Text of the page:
Amidst the continuing European financial crisis, the Lithuanian government has hinted at its desire to join the eurozone in the near future. In an interview with EurActiv Germany, the country’s foreign minister, Audronius Ažubalis, declared adoption of the euro a strategic goal which he hopes the country will achieve by 2014. Despite his optimism, Lithuania’s president remains skeptical of whether or not the country will actually be ready to join the eurozone by that time. Attempting to reconcile the two views, Ažubalis stated that “The major goal is to have a healthy economy. As a consequence of our attempts we could adopt the euro after some time. I still believe in the euro.” (Read More)

Hungarian Government Launches U.S. Charm Offensive
23 May 2012 – The Hill
Hungarian Prime Minister Viktor Orban arrived in Washington yesterday along with a small staff for a week-long tour focused on improving his country’s controversial image. Marking his third visit to the U.S. in 18 months, Orban seeks to counter negative perceptions of the ruling right-wing Fidesz party and their conservative reforms to the judiciary and the media. With declining Freedom House ratings on independent media and civil society, U.S. government officials including Secretary of State Hillary Clinton question the credibility of Hungary’s democracy. Orban stated that the Hungarian government is now working with American public relations firms in order to share their point of view directly with members of the State Department, think tanks, and the U.S. media. (Read More)

Yalta Summit Divides Europe, again
2 May 2012 – Euractiv
The summit of Central European Countries Presidents in Yalta on the 11th May is set to be boycotted by certain nations. Germany, Austria, Slovenia, Estonia, Italy and The Czech Republic are all set to boycott the meeting. Ukraine has played down reports that it is because of the Tymoschenko issue, rather these nations have other commitments. Yanukovich’s attendance at the meeting will give those that do attend a chance to address the issue directly. The European Commission’s President and minister for Enlargement and Neighbourhood Policy would also not attend. This boycott comes ahead of some nations threatening to boycott the Euro 2012 football tournament in June and July. (Read More)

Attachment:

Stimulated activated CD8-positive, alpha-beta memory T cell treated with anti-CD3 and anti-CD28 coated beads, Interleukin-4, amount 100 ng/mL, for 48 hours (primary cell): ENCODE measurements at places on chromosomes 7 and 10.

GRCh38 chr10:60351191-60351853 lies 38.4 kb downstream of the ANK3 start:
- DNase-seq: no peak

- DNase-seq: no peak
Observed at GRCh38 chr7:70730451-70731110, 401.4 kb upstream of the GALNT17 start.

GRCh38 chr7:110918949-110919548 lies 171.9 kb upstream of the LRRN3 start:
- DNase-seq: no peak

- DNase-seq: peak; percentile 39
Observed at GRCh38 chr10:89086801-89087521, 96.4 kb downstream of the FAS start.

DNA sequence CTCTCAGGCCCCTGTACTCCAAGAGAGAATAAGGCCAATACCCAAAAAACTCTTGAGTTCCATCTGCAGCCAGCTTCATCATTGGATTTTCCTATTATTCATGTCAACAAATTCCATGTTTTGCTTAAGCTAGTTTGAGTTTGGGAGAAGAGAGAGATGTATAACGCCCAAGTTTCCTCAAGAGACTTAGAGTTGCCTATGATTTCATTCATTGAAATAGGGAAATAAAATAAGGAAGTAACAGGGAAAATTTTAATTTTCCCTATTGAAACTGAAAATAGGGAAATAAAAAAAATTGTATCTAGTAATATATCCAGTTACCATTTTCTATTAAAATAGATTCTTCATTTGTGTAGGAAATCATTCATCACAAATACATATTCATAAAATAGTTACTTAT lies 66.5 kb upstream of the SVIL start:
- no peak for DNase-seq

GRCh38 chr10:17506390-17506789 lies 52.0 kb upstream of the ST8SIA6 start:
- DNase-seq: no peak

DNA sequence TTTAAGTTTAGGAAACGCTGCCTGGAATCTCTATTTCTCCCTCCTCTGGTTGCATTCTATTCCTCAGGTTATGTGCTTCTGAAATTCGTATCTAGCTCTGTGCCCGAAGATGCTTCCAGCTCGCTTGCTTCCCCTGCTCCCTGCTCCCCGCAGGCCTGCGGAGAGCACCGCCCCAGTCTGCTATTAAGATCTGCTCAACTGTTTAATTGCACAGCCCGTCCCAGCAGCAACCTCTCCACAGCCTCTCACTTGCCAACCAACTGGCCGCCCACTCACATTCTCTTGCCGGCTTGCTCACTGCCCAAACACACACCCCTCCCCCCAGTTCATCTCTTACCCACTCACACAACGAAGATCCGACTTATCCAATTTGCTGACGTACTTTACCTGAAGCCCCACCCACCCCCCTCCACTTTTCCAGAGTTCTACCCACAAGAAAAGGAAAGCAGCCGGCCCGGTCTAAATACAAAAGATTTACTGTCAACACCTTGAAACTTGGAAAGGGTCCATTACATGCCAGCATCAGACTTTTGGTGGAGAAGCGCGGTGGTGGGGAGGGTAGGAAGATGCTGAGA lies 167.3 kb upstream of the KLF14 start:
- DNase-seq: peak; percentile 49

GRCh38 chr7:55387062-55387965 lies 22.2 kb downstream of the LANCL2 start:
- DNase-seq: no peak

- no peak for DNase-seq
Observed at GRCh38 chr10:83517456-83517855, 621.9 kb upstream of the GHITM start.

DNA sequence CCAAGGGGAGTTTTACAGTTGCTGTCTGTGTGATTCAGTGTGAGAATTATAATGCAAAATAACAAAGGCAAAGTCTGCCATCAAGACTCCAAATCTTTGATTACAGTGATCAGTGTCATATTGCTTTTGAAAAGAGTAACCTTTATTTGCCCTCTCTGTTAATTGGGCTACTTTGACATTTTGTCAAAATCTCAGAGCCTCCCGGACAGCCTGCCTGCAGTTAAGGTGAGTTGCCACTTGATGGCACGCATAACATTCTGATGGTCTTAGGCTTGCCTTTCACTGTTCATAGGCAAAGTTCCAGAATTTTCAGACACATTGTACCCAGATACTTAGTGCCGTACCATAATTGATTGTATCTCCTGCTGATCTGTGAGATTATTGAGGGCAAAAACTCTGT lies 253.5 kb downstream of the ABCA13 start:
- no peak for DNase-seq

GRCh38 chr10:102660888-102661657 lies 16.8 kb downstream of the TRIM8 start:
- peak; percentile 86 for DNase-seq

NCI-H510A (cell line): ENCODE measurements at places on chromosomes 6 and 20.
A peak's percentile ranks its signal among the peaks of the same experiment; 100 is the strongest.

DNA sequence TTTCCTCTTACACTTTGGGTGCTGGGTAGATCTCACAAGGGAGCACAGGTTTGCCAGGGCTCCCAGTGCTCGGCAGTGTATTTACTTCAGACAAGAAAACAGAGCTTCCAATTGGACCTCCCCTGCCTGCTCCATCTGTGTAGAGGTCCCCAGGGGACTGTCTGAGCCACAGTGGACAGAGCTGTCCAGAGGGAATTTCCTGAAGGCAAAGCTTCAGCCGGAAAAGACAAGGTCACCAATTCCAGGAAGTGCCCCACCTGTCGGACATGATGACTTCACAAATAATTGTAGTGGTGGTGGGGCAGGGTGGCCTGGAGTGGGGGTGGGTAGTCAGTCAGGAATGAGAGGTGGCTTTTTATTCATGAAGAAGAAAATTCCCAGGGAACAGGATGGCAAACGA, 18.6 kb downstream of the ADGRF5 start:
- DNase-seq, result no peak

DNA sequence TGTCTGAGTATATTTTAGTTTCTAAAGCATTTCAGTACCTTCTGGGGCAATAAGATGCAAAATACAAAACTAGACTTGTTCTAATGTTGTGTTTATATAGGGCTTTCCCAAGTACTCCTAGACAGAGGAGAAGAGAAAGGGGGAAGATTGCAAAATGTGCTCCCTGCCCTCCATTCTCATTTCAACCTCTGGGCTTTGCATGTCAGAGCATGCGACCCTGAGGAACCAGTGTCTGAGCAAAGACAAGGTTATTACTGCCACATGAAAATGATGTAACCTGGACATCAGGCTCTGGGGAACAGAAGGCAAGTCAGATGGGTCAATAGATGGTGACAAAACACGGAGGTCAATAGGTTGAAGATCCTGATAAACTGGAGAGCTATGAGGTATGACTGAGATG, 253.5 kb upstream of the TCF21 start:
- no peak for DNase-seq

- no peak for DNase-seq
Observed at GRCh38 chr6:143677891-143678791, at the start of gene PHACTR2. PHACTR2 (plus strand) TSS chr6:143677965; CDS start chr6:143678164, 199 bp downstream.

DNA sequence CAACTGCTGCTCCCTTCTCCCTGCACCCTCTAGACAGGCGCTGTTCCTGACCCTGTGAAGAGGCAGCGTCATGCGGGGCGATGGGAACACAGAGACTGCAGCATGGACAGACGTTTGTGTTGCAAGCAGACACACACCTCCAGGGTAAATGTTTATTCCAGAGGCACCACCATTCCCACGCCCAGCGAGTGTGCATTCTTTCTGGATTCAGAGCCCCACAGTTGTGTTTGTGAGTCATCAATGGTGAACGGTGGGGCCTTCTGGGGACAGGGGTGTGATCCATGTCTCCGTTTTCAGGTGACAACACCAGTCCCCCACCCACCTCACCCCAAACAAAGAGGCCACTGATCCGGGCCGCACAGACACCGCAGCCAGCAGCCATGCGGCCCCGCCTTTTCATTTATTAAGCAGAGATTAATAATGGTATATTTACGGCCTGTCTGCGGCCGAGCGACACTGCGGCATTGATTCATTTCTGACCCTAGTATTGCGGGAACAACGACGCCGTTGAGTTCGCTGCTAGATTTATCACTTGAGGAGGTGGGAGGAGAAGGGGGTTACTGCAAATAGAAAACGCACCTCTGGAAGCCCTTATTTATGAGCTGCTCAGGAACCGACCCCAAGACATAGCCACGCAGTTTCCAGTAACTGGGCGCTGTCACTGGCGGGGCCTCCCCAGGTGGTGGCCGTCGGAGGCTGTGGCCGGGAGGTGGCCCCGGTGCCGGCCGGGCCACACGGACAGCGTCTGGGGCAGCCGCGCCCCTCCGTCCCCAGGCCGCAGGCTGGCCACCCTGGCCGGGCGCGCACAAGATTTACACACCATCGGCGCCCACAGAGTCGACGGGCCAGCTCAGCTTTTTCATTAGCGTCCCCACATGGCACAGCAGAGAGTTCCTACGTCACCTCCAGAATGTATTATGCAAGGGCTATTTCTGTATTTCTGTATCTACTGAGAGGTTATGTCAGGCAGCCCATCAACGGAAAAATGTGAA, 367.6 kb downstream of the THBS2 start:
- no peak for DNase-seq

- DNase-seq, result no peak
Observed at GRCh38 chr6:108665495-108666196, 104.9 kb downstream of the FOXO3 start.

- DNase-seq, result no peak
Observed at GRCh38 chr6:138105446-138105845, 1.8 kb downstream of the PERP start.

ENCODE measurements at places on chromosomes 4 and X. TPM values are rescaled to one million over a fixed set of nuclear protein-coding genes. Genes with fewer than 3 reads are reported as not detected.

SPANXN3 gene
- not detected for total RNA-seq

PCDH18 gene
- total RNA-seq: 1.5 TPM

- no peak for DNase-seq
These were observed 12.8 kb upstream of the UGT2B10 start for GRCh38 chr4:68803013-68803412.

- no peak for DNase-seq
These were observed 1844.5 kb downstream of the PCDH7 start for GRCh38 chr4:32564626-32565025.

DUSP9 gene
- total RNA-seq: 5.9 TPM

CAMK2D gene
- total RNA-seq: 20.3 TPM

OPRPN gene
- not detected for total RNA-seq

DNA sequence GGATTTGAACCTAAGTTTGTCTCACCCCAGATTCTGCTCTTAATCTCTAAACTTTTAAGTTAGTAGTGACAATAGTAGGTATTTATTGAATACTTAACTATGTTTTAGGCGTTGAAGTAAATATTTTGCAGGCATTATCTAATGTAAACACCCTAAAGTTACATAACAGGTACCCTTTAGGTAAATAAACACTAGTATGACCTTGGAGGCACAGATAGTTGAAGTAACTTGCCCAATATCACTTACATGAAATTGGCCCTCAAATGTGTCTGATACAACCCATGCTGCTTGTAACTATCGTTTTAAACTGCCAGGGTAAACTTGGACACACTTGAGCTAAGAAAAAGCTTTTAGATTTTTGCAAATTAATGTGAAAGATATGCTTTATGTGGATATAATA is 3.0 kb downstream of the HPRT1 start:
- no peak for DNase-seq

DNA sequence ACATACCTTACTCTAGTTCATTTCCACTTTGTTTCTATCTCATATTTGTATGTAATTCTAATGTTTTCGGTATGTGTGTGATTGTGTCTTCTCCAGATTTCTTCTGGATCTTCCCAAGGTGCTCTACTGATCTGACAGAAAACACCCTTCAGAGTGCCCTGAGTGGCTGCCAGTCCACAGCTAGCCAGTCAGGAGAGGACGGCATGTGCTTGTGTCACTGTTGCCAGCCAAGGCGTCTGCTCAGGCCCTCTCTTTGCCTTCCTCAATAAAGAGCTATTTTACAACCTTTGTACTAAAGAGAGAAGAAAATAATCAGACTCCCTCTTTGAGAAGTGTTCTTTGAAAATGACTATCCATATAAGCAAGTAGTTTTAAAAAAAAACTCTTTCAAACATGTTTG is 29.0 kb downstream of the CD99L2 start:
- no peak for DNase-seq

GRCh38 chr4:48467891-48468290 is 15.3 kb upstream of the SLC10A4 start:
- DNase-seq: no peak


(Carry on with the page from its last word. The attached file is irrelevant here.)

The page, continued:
Juncker Backs German Finance Minister for Eurozone Post

1 May 2012 – EU Observer
Eurogroup leader Jean-Claude Juncker has said he fully supports German finance minister Wolfgang Schauble to become his successor at the end of May. Juncker who has been in charge since 2004, believes Schauble possesses all the qualities to lead such a group at these difficult times. Schauble is a close ally of Merkel and is very clear in his argument that southern nations need to be more fiscally disciplined. Some are concerned that his appointment will be too strong a signal that Germany runs the euro. With Schauble moving to head up the Eurogroup, Germany would have to relinquish its chairmanship of the EFSF/ESM, opening positions most likely for Spain and France. (Read More)

What Merkel’s Isolation Means for the Euro Crisis
1 May 2012 – Der Spiegel
Merkel’s euro crisis strategy is unpopular and her allies are dissipating, with Hollande pledging a change in course from the strict austerity measures she supports. Merkel’s terminology has changed dramatically in recent weeks moving from ‘stability and ‘structural reform’ to ‘jobs’ and ‘growth’. Merkel has lost an ally in Dutch PM Rutte, and she is likely to lose her closest ally President Sarkozy this weekend. The differences between Merkel and Hollande are great, which could have devastating consequences for Europe. Despite this there are some austerity successes which should be lauded; Ireland’s deficit has waned immensely because the nation committed to reform unreservedly. Estonia and Germany are two further examples that austerity can triumph. In Spain exports are up, admittedly unemployment is also rocketing; the country is witnessing a growth in trade as nations around it recover. (Read More)